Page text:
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A "local color" story, "A White Heron" by Sarah Orne Jewett is a tale of a young girl whose love for nature conflicts with her infatuation with a young man. Sylvia has been rescued from the crowded manufacturing town where she had been "[A]fraid of folks," her grandmother says. One evening as she brings in the cow for milking, Sylvia is startled by the sound of a whistle. Sylvia tries to hide in the brush, but the "enemy" discovers her and asks how far it is to the road. He explains that he has lost his way and would like to spend the night at Sylvia's house, so she reluctantly leads the way.
Once they arrive home, Sylvia's grandmother is very hospitable, and the young man enjoys her quaint talk and wholesome supper. Enjoying having a listener, Mrs. Tilley explains that Sylvey knows her way around in the woods and the "wild creaturs counts her one o'themselves. Squer'ls she'll tame to come an' feed right out o' her hands, and all sorts o' birds." Eagerly, the guest asks,
"So Sylvey knows all about birds, does she? I am making a collection of birds myself."
When Mrs. Tilley inquires if he cages them, the young ornithologist explains that he stuffs them. He tells he that he is after a white heron which he has seen. When he describes it, Sylvia' s heart gives "a wild beat." Then, she hears the ornithologist offer ten dollars to anybody who could show him the white heron's nest. When she hears this offer of money, Syvia thinks of what she could buy with that money.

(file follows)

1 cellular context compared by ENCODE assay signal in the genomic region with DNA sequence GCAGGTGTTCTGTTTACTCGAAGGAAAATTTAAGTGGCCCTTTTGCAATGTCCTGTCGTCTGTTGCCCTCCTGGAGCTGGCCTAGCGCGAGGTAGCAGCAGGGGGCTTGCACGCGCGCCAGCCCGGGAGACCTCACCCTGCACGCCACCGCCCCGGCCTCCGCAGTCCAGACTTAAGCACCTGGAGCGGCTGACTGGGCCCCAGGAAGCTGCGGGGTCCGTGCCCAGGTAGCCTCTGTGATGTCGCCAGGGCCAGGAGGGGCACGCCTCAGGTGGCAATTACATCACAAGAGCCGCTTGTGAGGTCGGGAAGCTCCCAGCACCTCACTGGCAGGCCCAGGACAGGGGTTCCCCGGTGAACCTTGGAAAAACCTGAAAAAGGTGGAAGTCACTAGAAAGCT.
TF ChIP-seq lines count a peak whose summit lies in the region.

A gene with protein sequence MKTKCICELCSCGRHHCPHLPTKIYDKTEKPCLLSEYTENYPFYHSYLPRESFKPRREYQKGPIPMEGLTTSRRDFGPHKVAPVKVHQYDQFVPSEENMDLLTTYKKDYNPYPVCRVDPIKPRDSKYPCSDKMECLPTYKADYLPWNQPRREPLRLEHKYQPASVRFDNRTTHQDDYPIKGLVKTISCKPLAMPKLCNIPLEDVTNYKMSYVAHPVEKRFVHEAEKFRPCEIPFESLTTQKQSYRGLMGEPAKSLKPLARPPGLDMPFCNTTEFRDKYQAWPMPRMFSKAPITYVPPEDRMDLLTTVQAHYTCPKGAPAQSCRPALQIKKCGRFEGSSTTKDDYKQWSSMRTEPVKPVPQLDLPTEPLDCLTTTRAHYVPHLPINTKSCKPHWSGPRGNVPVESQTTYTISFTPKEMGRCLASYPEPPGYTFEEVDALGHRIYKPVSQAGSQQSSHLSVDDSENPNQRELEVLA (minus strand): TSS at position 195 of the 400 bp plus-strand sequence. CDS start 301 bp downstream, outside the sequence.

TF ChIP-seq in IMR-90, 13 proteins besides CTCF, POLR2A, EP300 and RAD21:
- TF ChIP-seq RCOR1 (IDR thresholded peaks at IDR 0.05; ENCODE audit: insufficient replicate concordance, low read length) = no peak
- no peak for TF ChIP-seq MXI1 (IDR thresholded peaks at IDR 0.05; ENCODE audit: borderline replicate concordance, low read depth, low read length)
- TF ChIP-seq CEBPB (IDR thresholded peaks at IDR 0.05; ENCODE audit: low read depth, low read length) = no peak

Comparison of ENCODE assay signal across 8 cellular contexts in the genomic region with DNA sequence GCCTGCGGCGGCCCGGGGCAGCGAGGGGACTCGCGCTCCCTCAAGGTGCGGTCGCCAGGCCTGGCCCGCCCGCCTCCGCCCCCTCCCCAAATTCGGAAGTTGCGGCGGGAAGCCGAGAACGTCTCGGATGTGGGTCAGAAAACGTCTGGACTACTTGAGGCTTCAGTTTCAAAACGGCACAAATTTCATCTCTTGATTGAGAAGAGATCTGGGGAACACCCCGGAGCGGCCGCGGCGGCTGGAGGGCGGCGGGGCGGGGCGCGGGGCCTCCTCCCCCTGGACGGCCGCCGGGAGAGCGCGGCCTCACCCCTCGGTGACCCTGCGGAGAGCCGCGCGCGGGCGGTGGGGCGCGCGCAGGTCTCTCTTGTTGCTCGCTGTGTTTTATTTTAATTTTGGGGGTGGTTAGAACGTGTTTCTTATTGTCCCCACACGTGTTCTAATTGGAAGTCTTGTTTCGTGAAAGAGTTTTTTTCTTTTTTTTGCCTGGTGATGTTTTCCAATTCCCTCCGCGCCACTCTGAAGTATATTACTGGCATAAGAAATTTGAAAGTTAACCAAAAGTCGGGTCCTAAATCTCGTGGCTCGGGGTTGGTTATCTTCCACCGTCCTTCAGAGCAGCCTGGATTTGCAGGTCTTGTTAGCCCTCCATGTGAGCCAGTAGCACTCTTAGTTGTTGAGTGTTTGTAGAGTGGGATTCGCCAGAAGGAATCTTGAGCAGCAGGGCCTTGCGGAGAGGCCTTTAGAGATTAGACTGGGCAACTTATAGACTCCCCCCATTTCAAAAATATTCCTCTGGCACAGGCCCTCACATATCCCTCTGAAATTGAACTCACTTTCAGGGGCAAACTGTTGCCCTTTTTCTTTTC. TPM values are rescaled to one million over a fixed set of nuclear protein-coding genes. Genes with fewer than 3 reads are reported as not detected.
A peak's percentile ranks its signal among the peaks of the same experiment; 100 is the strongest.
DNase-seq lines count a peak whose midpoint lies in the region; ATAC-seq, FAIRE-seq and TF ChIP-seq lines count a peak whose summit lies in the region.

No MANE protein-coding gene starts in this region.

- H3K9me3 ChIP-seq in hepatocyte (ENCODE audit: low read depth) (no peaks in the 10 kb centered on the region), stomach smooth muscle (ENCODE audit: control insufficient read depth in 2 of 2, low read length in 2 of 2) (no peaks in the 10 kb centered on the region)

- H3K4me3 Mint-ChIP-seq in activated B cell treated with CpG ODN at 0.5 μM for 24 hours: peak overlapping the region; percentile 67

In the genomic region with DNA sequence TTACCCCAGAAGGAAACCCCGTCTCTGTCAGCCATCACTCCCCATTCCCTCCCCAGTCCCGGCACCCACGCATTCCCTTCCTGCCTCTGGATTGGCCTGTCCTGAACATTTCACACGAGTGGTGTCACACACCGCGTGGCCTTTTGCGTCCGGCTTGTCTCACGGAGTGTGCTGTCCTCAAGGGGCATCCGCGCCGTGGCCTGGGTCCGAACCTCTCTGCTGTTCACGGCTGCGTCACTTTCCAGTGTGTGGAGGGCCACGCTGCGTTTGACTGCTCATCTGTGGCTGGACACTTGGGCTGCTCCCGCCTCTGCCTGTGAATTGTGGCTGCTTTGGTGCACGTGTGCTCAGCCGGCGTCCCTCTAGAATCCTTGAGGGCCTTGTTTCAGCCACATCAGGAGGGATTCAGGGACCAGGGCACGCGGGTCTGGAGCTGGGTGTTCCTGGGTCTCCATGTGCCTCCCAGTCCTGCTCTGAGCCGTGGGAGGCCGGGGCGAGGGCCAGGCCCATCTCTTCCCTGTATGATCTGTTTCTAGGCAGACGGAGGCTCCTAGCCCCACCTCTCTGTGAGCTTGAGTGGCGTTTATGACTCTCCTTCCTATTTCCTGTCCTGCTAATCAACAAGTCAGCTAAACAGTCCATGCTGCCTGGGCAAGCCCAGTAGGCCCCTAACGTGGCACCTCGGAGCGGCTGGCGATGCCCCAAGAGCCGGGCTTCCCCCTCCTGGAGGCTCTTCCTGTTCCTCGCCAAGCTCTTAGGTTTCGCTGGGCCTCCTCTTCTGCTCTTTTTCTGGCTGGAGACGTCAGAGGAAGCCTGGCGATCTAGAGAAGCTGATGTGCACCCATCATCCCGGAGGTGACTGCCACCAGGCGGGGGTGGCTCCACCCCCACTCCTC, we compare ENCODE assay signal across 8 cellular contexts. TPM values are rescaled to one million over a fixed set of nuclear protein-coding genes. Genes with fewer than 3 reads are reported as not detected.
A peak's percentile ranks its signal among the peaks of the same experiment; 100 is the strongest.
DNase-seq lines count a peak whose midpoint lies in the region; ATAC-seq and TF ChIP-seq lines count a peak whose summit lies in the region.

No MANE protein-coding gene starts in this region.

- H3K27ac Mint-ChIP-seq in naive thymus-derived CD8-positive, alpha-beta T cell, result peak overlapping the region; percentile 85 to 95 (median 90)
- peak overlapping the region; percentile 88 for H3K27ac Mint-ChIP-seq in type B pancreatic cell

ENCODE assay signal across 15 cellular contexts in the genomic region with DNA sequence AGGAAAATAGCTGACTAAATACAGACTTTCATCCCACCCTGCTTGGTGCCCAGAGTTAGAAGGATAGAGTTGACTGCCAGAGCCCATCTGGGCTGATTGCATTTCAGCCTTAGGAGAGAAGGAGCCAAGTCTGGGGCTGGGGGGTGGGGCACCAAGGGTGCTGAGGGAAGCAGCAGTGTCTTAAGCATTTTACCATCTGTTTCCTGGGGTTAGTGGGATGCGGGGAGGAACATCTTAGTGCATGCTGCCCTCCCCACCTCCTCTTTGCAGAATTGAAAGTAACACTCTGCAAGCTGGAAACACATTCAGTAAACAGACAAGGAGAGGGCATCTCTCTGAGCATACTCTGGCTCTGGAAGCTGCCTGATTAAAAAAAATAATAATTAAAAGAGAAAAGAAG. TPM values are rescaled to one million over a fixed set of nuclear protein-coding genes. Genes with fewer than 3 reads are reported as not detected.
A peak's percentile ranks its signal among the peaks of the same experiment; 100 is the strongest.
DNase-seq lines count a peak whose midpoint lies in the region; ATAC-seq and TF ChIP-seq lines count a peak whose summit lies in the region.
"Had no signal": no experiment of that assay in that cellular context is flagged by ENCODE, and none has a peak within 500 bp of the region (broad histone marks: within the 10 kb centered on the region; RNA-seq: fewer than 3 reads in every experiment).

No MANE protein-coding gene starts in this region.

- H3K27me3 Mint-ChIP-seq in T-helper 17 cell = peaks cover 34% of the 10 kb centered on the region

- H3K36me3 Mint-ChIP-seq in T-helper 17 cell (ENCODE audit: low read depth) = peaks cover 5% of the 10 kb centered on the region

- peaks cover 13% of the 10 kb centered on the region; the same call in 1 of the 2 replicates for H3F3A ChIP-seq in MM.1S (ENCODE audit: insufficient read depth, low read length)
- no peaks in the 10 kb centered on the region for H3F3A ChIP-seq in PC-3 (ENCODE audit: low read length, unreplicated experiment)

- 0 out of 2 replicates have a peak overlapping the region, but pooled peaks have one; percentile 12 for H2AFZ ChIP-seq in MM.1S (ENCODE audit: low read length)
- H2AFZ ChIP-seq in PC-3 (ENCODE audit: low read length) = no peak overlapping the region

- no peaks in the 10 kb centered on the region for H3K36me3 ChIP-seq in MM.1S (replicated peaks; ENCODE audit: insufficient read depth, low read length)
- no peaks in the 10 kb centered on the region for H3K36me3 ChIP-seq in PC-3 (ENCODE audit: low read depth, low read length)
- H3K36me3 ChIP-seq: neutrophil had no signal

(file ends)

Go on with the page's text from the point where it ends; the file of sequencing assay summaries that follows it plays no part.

The next day, Sylvia and the young sportsman meander through the woods. While she does not comprehend why he kills the birds he professes to like, she yet watches him with "loving admiration." That night she cannot sleep for imagining how she will climb the lone pine that the woodcutters had left where she has seen the herons. Before daybreak she hurries out to find the tree. Once in the woods, Sylvia climbs the oak that has a branch that chafes the pine tree. She makes the passage from one tree to the next; she climbs the pine higher and higher.
The old pine must have loved his new dependent. ...Sylvia's face was like a pale star and ...she felt as if she too could go flying away among the clouds.
Sylvia looks down and spots the heron, and wonders what the young man will say to her when she tells him how to reach the heron. As she approaches home, Sylvia realizes Mrs. Tilley has been calling for her, and the ornithologist waits beside her. As his "kind, appealing eyes are looking straight in her own," Syvia thinks of how he can give them money now, at a time that they are poor. "No! She must keep silence!" Something prevents her from talking; she cannot give away the heron's life."
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